[movitz-devel] Re: Lisp OS

mikel evins mikel at evins.net
Wed Feb 4 18:44:42 UTC 2004

On Feb 3, 2004, at 1:04 PM, Frode Vatvedt Fjeld wrote:

> mikel evins <mikel at evins.net> writes:
>> [..] Plan 9 is said to be organized around 3 fundamental concepts:
>> 1 - everything in the system looks like a file
>> 2 - files respond to the same unifying protocol regardless over
>> whether they are local or remote
>> 3 - the namespace of the filesystem is subjective; that is, each
>> process names all the files in the universe using a single namespace,
>> but that namespace is defined relative to the process itself, so two
>> different processes may have very different views of the same set of
>> files.
>> These fundamentals give rise to a system with powerful and elegant
>> abstractions. [..]
> Regarding file-abstractions/pathnames specifically, my perspective is
> that they are (in unix and e.g. plan 9) a solution to a naming problem
> that results from having separate address spaces, and no dynamic
> typing. So my feeling towards this would obviously be to solve that
> problem by not introducing it, so to speak.

What's nice about files and pathnames in Plan 9 is that

1. The basic concepts are easy to grasp

2. They are applied extremely uniformly, so that a single abstraction 
is sufficient to represent the majority of things that programmers and 
users want to use.

3. The namespace is hierarchical, and can uniformly encompass and 
organize every system resource (disk storage, network services, running 
processes, memory, devices...) using a single naming mechanism

4. The namespace is subjective; that is, each user constructs his or 
her own namespace organized for the user's convenience and 
understanding, not for the convenience of the computer. Any system 
resource may be mounted at any node in the namespace, without 

Like Lisp, Plan 9 has advantages that are not immediately obvious until 
you try them out. As an example, a web browser in Plan 9 can be utterly 
trivial--literally a one-line shell script, because every web server on 
the net is just a file somewhere in /net/tcp (or wherever the user 
decides to mount tcp) and windows are just files in /w.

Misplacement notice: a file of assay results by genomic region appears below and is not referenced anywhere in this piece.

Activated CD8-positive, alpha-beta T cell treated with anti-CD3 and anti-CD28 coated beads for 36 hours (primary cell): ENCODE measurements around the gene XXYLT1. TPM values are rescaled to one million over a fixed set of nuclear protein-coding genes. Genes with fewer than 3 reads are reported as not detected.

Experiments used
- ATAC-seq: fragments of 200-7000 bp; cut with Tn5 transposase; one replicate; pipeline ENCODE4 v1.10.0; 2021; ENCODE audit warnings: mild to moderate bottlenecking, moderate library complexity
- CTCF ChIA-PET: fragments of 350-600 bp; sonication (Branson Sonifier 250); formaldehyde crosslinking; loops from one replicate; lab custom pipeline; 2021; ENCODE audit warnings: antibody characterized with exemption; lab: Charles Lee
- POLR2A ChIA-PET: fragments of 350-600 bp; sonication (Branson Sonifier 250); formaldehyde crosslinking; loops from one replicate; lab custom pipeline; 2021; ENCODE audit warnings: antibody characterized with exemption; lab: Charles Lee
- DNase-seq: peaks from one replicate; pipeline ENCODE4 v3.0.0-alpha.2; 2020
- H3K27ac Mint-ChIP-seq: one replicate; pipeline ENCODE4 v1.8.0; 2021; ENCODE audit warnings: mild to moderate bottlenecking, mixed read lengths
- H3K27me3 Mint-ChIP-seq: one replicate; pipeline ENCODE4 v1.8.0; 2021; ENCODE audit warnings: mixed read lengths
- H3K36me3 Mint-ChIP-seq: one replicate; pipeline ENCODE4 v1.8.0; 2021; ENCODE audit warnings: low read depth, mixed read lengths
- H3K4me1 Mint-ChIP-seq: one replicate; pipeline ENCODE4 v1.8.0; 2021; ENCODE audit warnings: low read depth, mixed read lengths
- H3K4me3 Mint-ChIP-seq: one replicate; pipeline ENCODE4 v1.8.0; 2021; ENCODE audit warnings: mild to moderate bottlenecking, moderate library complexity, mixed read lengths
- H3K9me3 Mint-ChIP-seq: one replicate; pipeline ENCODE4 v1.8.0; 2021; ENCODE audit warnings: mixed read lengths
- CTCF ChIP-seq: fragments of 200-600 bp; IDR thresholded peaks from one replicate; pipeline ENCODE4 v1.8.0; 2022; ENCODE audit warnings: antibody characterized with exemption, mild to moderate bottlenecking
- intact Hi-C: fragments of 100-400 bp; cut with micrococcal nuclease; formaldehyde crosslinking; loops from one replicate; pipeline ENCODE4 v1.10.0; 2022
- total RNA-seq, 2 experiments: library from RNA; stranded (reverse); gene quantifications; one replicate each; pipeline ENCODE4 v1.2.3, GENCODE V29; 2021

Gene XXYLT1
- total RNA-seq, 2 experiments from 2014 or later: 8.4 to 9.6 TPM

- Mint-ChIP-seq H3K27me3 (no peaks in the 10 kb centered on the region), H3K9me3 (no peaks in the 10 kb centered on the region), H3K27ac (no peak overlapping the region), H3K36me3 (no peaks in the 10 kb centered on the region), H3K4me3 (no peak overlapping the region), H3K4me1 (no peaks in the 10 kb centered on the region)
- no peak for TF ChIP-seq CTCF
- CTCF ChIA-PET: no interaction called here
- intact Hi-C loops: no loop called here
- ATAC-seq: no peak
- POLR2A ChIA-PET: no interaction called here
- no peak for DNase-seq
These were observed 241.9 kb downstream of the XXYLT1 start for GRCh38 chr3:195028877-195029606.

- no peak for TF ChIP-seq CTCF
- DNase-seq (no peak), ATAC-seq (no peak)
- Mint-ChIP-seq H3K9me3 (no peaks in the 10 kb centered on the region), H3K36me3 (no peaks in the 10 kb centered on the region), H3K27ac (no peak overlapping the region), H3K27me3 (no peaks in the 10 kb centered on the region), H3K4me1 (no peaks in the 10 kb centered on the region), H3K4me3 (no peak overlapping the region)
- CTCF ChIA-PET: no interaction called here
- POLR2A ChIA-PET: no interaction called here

This is not to argue that a Lisp OS should use the same sort of 
abstraction; rather, it is to argue that Plan 9 demonstrates how far 
the uniform application of a simplifying abstraction can get you. What 
I'm interested in, in this context, is this: what are the simplifying 
abstractions that are natural in Lisp? What Lisp features can collapse 
the complexity of a modern OS into something as simple as, or simpler 
than, Plan 9? Closures over streams, perhaps?

>> [..] What are the corresponding small number of powerful
>> fundamentals of a modern Lisp OS? What are the irreducible atoms of
>> which it is constructed? What are the abstractions that make for the
>> most natural expression of OS ideas in Lisp? What would the
>> ultimately Lispy OS look like?
> There are a lot of angles from which to attack this I suppose. But one
> I find interesting is the idea that information should be kept
> carefully in the system. Dynamic typing is the fundamental aspect of
> this, and CLIM etc. a logic extension. And this leads to what is my
> impression that people rave about from the lisp machines: the level of
> integration and resulting user experience. I wonder how this might be
> extended further in a distributed setting, the web, etc.

I agree, but we should keep in mind that one reason LispMs were so 
highly integrated was that no consideration whatsoever was given to 
security. Absolutely everything on the system was completely and 
totally unprotected. Sure, you could stop any process and inspect or 
change any value in any slot, or redefine any function all the way down 
to the metal, and this made for a great development environment. It 
should be kept in mind, though, that anybody else could do the same 
thing to your machine, whether you wanted them to or not.

> Other angles would be such issues as what is a process? An
> application? Safety? Security? Users? As I've probably said before, my
> hope is that Movitz can provide a platform for exploring these things.

I hope so too; that's why I find it appealing.

There's a lot more to talk about on all those subjects, but I don't 
want to write a giant screed on all of them right now. Maybe later. :-)


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